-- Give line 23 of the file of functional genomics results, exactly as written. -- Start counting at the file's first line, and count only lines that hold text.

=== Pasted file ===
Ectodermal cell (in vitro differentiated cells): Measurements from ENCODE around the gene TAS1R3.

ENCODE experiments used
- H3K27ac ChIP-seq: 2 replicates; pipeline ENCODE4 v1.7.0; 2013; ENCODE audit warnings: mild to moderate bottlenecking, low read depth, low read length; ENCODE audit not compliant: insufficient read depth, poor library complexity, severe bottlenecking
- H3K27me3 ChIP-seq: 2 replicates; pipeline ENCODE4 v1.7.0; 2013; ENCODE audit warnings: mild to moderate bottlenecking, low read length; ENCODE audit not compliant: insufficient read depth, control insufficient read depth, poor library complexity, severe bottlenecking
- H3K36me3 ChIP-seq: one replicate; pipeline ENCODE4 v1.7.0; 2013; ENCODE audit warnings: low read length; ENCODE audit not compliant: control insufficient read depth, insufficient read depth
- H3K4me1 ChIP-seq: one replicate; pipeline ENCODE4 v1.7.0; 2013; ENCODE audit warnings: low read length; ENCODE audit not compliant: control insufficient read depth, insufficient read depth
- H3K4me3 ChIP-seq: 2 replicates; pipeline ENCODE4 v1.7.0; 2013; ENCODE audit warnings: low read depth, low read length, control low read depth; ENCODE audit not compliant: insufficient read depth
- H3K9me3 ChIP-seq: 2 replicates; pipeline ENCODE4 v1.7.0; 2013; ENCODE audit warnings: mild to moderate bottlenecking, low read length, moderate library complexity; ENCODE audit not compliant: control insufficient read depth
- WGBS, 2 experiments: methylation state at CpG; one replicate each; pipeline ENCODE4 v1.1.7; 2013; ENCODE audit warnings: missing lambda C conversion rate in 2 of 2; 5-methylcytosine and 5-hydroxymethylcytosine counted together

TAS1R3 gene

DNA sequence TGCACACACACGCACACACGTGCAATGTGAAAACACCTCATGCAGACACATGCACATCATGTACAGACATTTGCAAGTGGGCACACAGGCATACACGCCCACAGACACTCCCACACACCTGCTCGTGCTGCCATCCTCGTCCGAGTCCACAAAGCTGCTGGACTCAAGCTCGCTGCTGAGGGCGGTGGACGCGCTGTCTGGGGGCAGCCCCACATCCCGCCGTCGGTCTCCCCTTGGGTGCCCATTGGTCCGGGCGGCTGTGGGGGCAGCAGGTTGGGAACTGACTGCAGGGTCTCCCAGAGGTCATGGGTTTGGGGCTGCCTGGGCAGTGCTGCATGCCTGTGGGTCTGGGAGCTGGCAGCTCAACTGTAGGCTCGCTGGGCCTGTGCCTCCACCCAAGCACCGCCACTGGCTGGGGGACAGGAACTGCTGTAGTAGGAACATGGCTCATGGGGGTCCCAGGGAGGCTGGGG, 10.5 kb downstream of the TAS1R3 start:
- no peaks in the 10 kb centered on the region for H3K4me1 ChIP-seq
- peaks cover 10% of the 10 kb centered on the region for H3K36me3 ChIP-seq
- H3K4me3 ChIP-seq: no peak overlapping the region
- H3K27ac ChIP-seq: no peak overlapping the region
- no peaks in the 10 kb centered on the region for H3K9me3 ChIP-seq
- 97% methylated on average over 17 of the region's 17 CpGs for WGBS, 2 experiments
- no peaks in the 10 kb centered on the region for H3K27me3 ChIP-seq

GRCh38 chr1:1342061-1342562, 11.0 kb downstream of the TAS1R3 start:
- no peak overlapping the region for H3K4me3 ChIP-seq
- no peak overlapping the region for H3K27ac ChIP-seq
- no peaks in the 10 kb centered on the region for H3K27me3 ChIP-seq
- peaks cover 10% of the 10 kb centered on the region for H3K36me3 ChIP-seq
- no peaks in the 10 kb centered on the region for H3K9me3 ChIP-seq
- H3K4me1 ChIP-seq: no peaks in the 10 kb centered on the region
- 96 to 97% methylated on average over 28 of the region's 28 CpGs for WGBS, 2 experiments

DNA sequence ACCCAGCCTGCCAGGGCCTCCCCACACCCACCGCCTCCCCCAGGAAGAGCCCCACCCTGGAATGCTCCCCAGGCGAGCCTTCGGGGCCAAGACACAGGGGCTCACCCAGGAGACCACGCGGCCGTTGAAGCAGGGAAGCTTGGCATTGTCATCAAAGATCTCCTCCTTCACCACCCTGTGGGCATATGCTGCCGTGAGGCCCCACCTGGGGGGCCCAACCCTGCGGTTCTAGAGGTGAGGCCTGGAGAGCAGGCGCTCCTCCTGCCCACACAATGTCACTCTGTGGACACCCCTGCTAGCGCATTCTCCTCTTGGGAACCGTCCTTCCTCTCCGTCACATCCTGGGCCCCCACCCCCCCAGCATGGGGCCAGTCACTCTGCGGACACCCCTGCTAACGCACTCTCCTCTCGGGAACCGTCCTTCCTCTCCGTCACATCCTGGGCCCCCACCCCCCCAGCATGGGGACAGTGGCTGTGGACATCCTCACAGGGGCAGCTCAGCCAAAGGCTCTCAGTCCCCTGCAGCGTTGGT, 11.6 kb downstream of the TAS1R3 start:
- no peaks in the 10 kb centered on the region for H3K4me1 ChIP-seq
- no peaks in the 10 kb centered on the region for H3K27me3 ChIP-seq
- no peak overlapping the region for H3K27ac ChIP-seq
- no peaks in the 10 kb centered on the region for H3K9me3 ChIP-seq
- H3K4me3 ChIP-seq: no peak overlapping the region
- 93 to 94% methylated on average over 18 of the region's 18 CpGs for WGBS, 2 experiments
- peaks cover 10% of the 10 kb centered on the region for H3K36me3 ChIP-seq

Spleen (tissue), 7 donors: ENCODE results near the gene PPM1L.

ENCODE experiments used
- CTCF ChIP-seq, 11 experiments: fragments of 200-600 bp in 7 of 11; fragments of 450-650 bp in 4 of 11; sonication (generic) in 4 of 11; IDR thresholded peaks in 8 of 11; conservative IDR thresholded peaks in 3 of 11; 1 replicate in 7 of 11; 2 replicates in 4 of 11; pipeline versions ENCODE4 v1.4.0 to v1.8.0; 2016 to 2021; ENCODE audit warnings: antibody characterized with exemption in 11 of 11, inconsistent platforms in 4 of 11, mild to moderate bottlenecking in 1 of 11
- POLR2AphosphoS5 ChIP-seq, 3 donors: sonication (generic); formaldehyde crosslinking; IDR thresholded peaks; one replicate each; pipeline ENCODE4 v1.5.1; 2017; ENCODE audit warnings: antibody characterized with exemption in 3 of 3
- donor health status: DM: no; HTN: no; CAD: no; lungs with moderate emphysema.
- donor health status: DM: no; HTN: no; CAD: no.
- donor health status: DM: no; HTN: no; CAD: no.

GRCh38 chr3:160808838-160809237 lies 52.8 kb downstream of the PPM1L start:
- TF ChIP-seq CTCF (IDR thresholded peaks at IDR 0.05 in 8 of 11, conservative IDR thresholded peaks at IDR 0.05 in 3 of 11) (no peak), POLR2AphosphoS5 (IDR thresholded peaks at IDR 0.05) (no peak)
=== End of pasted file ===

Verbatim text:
- peaks cover 10% of the 10 kb centered on the region for H3K36me3 ChIP-seq